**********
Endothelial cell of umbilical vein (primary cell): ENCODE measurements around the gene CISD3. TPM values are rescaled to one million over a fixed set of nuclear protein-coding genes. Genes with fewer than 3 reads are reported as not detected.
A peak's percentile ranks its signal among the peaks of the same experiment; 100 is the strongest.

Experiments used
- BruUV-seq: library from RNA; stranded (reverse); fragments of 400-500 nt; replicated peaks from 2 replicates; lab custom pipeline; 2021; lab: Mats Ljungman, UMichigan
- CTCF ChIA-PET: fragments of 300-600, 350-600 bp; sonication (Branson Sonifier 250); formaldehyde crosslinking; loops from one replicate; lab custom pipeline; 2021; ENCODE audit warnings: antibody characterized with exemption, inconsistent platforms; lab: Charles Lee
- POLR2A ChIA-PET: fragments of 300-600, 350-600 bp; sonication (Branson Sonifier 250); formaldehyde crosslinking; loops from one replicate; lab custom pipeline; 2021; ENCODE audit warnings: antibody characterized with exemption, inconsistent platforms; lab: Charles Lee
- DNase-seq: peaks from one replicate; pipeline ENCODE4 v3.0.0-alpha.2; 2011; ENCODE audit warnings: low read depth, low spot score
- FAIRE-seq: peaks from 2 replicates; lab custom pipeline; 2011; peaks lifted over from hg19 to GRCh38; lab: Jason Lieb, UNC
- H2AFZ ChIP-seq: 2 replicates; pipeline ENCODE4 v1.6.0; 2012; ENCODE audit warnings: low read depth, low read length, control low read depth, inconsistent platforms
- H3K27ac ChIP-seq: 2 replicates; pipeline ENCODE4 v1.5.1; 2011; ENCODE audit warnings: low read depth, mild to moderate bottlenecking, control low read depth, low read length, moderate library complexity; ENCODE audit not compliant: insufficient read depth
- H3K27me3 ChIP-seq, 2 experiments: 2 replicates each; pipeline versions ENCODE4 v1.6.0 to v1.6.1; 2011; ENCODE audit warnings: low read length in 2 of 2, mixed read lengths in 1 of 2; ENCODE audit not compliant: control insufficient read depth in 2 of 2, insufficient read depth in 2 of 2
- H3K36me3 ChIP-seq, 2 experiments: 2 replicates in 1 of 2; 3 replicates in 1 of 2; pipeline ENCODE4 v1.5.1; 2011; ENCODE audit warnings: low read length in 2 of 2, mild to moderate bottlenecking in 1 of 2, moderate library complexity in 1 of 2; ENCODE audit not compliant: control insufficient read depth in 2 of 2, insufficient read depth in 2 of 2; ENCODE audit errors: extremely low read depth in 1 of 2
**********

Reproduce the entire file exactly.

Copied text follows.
Endothelial cell of umbilical vein (primary cell): ENCODE measurements around the gene CISD3. TPM values are rescaled to one million over a fixed set of nuclear protein-coding genes. Genes with fewer than 3 reads are reported as not detected.
A peak's percentile ranks its signal among the peaks of the same experiment; 100 is the strongest.

Experiments used
- BruUV-seq: library from RNA; stranded (reverse); fragments of 400-500 nt; replicated peaks from 2 replicates; lab custom pipeline; 2021; lab: Mats Ljungman, UMichigan
- CTCF ChIA-PET: fragments of 300-600, 350-600 bp; sonication (Branson Sonifier 250); formaldehyde crosslinking; loops from one replicate; lab custom pipeline; 2021; ENCODE audit warnings: antibody characterized with exemption, inconsistent platforms; lab: Charles Lee
- POLR2A ChIA-PET: fragments of 300-600, 350-600 bp; sonication (Branson Sonifier 250); formaldehyde crosslinking; loops from one replicate; lab custom pipeline; 2021; ENCODE audit warnings: antibody characterized with exemption, inconsistent platforms; lab: Charles Lee
- DNase-seq: peaks from one replicate; pipeline ENCODE4 v3.0.0-alpha.2; 2011; ENCODE audit warnings: low read depth, low spot score
- FAIRE-seq: peaks from 2 replicates; lab custom pipeline; 2011; peaks lifted over from hg19 to GRCh38; lab: Jason Lieb, UNC
- H2AFZ ChIP-seq: 2 replicates; pipeline ENCODE4 v1.6.0; 2012; ENCODE audit warnings: low read depth, low read length, control low read depth, inconsistent platforms
- H3K27ac ChIP-seq: 2 replicates; pipeline ENCODE4 v1.5.1; 2011; ENCODE audit warnings: low read depth, mild to moderate bottlenecking, control low read depth, low read length, moderate library complexity; ENCODE audit not compliant: insufficient read depth
- H3K27me3 ChIP-seq, 2 experiments: 2 replicates each; pipeline versions ENCODE4 v1.6.0 to v1.6.1; 2011; ENCODE audit warnings: low read length in 2 of 2, mixed read lengths in 1 of 2; ENCODE audit not compliant: control insufficient read depth in 2 of 2, insufficient read depth in 2 of 2
- H3K36me3 ChIP-seq, 2 experiments: 2 replicates in 1 of 2; 3 replicates in 1 of 2; pipeline ENCODE4 v1.5.1; 2011; ENCODE audit warnings: low read length in 2 of 2, mild to moderate bottlenecking in 1 of 2, moderate library complexity in 1 of 2; ENCODE audit not compliant: control insufficient read depth in 2 of 2, insufficient read depth in 2 of 2; ENCODE audit errors: extremely low read depth in 1 of 2